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Singing the Blues

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The news of almost 1000 job cuts at IBM’s massive Essex Junction facility hit the street Tuesday morning, just as this column was being put together.

Big news. So big that WCAX-TV interrupted the network game shows with live reports including Gov. Howard Dean taking reporters’ questions on the Statehouse steps. Bravo, nice work!

Now the recriminations and the fingerpointing can begin.

Republican gubernatorial hopeful Jim Douglas has been running “the sky is falling” TV spots for weeks. His mission is to make the “sow’s ear” of the IBM job cuts the “silk purse” of the Douglas for Governor campaign. To achieve it, Douglas will try to pin the blame on the Democrats and their environmentalist friends for IBM’s cutback.

The fact is, Big Blue’s first-quarter earnings report was its worst since Dubya’s daddy, George Bush, was President a decade ago. That report has absolutely nothing to do with the proposed Circ highway being built and everything to do with the decline in the global semiconductor market.

The fact is, Big Blue’s management always has and always will put its shareholders before its workers. T’is the nature of capitalism, right?

Unfortunately, we don’t anticipate Slim Jim letting those facts get in his way. Instead, he’ll try to convince voters that Jim Douglas in the governor’s seat will guarantee an IBM expansion in Vermont.

Good luck, Jim.


Freed’s Law — Congratulations to Republican House Speaker Walter Freed for finally revealing his personal interpretation of the House rule regarding conflict of interest.

Under House Rule 75, “Members shall not be permitted to vote upon any question in which they are immediately or directly interested.”

As everybody knows in the wake of Seven Days’ April 3 exposé of Wally’s West Pawlet tobacco stand, the Speaker has an obvious, immediate and direct interest in Vermont’s cigarette tax rate.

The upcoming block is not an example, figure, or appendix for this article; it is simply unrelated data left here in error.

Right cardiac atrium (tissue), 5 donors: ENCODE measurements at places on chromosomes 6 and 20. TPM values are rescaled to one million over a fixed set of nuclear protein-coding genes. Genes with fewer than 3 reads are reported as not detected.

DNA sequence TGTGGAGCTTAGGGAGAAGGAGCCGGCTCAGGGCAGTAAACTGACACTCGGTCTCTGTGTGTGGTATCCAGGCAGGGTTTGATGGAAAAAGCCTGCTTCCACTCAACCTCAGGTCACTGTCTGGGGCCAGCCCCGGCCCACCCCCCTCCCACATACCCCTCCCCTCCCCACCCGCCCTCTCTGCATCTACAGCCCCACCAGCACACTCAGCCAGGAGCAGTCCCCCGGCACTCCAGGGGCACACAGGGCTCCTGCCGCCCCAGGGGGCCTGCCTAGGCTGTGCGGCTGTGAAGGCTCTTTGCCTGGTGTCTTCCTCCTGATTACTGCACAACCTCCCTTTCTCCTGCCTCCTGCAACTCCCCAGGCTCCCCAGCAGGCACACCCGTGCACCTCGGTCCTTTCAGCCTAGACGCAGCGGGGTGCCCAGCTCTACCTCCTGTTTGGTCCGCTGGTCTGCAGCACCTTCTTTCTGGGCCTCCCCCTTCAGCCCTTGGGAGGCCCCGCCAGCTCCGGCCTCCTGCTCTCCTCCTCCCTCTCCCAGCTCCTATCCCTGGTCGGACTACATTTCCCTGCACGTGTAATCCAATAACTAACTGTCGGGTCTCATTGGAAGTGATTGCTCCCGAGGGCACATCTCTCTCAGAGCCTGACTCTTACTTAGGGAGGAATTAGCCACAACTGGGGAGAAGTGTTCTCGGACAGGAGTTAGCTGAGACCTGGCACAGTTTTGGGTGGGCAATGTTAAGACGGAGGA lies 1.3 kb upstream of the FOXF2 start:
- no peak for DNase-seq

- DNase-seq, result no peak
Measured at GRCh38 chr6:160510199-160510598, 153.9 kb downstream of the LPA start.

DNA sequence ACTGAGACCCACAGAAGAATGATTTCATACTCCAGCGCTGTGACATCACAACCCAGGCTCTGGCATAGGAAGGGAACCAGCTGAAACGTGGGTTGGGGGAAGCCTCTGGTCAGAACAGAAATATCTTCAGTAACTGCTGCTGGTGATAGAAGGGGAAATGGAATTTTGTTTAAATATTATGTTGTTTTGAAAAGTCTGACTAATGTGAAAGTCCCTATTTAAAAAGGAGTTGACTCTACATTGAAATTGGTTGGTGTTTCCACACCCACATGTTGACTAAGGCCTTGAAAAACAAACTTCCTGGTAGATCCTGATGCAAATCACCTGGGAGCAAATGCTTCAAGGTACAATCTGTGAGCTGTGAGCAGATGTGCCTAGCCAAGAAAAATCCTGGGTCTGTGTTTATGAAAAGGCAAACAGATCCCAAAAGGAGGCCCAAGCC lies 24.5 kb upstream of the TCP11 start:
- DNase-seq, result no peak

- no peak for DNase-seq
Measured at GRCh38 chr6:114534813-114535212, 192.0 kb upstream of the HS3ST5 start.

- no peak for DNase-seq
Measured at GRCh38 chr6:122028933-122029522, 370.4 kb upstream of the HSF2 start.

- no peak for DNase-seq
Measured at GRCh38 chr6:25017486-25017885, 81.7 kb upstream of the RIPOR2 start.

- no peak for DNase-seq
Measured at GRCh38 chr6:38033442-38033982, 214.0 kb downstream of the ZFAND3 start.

Freed’s Apollo Industries operates a run-down gas station that sells one and only one product in addition to gasoline — cigarettes. Freed’s smoke shack is conveniently located 175 yards from the New York state line. And with New York currently taxing smokes at $1.50 a pack — $1.06 higher than the current Vermont tax — Walter’s business is booming.

Early in the session, Speaker Freed made his position perfectly clear, using the power of his office to prevent the House from even debating a cigarette tax increase to pay for health care for the poorest Vermonters. Since there is no question that butt smoking is a leading cause of cancer, respiratory afflictions, heart disease and death, the ciggy tax is an apt choice for paying the doctor bills.

Late last week, as House and Senate negotiators argued over a tax bill, Sen. Peter Shumlin (D-Windham), the president pro tem, finally uttered aloud what everyone’s been thinking — that our favorite Dorset millionaire had clearly crossed the line between doing the people’s business and representing his own business. That Freed’s “astounding” conflict of interest was more obvious than the nose on Shummy’s face.

“The only obstacle” to raising the cigarette tax,” said Shumlin, “is the Speaker.”

Freed staunchly defended himself to the Associated Press. And what a defense it was! The dude sounds like he’s been taking lessons from Ken Lay of Enron fame.

You see, in Wally’s World of private planes, Thunderbird coupes and matching black-and-white Corvette convertibles, one can be so fabulously wealthy that the bar for defining a “conflict of interest” is much higher than it would be for ordinary legislators such as retirees, school teachers, nurses or others who work for a paycheck.

“I’m not dependent on any of my retail operations,” said the Freedmeister to the wire service. “I’m comfortable enough,” he declared. Wally, you see, has “invested wisely,” and he’s proud of it. “I don’t have to work if I don’t want to,” he said.

Surely Freed’s state-line tobacco business grosses six figures a year. But, apparently, that’s mere chump change for our “comfortable” Republican Speaker of the House.